Manuel is growing up in Franco's Spain. He adores his elder sister, María, and they are watched over by their mother, who enjoys reciting poetry, and their father, a construction worker with vertigo. Beyond the walls of the house, he encounters chatty hairdressers and priests, wolf hunters and monstrous carnival effigies.
The community is still haunted by the civil war, yet Manuel's world is changing. Coca-Cola opens a factory nearby and news arrives of men landing on the moon. This is a story about family, memory and the experiences that make us who we are.
A man's obsession with literature leads him to see the world through the eyes of fiction
Literature can be contagious; it can also be our only means of salvation. That at least is the experience of Montano, the 'unreliable narrator' of Enrique Vila-Matas' prize-winning novel, a man and a writer who is so obsessed with the books of certain celebrated contemporaries that he is unable to put pen to paper or utter a word without summoning up their work or their lives, and whose malady is that he finds it impossible to distinguish between real life and fictional reality. Part picaresque novel, part intimate diary, part memoir, part philosophical musings, Vila-Matas has created a labyrinth in which writers as various as Cervantes, Sterne, Kafka, Musil, Perec, Bolaño, Coetzee, Sebald and Magris cross endlessly surprising paths, while his protagonist leads the reader on an unsettling journey from European cities such as Nantes, Barcelona, Lisbon, Prague and Budapest to the Azores and the Chilean port of Valparaíso.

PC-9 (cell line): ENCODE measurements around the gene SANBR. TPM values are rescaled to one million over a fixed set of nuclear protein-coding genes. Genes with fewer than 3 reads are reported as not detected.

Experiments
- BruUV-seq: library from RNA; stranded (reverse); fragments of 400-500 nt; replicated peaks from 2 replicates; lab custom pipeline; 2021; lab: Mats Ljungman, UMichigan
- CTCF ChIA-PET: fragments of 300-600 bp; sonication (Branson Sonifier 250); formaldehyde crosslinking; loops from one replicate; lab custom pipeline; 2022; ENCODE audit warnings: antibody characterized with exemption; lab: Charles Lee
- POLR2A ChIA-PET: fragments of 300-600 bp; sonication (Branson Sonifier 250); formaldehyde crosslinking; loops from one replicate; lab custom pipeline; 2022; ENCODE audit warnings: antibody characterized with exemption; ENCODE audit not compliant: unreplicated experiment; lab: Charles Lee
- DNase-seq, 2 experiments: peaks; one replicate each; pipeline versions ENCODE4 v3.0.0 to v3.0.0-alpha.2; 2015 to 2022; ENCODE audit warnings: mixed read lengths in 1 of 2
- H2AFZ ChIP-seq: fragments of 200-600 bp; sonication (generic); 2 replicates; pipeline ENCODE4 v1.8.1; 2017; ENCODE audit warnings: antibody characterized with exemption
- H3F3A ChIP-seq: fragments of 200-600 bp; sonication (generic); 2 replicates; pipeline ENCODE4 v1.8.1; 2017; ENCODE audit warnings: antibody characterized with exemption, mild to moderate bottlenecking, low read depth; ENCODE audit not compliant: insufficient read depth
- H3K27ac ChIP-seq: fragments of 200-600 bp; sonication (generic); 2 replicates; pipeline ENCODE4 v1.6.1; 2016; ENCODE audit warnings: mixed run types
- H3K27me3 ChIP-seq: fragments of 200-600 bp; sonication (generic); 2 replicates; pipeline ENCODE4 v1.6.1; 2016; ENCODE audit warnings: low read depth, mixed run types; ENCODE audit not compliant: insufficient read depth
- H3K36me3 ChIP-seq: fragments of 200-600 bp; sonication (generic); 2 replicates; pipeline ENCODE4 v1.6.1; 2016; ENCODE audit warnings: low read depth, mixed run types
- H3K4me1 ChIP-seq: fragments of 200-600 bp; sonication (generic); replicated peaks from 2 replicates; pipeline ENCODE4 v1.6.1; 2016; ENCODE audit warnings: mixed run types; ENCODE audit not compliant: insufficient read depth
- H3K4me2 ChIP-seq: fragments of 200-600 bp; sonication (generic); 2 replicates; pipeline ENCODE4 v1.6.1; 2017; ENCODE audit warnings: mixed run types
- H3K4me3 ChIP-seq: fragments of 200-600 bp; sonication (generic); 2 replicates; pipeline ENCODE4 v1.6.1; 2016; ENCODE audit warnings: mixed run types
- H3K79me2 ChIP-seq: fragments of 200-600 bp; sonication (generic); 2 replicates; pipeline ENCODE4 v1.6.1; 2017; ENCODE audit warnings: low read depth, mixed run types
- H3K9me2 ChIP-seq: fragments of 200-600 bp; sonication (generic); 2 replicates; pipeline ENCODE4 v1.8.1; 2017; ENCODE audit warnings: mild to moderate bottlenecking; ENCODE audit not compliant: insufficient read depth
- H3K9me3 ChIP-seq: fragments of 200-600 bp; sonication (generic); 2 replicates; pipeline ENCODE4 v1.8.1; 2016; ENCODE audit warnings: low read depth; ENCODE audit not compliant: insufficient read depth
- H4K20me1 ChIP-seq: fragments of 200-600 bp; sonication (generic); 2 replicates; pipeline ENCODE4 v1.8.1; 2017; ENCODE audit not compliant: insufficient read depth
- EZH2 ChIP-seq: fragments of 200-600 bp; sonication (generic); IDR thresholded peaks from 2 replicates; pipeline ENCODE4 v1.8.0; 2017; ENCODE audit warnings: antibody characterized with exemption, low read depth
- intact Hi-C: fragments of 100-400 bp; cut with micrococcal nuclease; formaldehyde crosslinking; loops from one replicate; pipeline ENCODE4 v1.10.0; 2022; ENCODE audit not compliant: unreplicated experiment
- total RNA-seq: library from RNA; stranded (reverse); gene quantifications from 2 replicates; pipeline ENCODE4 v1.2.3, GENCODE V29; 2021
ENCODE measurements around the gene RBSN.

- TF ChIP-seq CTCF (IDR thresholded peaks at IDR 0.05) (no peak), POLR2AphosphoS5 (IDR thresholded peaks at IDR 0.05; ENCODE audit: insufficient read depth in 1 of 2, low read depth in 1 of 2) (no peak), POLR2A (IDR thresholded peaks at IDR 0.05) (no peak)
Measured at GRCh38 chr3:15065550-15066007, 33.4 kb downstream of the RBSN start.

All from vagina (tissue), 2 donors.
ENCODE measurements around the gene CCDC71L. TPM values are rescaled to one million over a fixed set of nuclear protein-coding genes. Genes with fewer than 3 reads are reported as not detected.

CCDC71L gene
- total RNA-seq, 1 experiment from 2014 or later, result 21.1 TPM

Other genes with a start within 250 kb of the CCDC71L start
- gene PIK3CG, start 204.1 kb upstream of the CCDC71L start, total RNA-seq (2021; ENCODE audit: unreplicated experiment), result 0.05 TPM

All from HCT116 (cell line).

Yet for all the author's dazzling literary pyrotechnics, this is a novel that is always witty and accessible.
Manuel Rivas delivers a literary masterpiece about three young friends growing up in a community which is bound by a conspiracy of silence
Fins and Brinco are best friends, and they both adore the wild and beautiful Leda. The three young friends spend their days exploring the dunes and picking through the treasures that the sea washes on to the shores of Galicia. One day, as they are playing in the abandoned school on the edge of the village, they come across treasure of another kind: a huge cache of whisky hidden under a sheet. But before they can exploit their discovery a shot rings out, and a man wearing an impeccable white suit and panama hat enters the room. That day they learn the most important lesson of all, that the mouth is for keeping quiet.
On 19 August 1936 Hercules the boxer stands on the quayside at Coruña and watches Fascist soldiers piling up books and setting them alight. With this moment a young carefree group of friends are transformed into a broken generation.
Out of this incident during the early months of Spain's tragic civil war, Manuel Rivas weaves a colourful tapestry of stories and unforgettable characters to create a panorama of twentieth-century Spanish history. For it is not only the lives of Hercules the boxer and his friends that are tainted by the unending conflict, but also those of a young washerwoman who sees souls in the clouded river water and the stammering son of a judge who uncovers his father's hidden library.
As the singed pages fly away on the breeze, their stories live on in the minds of their readers.